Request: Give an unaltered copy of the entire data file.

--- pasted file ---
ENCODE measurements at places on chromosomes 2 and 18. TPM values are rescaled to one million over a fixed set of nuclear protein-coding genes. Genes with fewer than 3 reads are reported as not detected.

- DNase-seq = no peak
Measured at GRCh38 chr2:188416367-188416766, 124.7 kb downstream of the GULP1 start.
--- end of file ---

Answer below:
ENCODE measurements at places on chromosomes 2 and 18. TPM values are rescaled to one million over a fixed set of nuclear protein-coding genes. Genes with fewer than 3 reads are reported as not detected.

- DNase-seq = no peak
Measured at GRCh38 chr2:188416367-188416766, 124.7 kb downstream of the GULP1 start.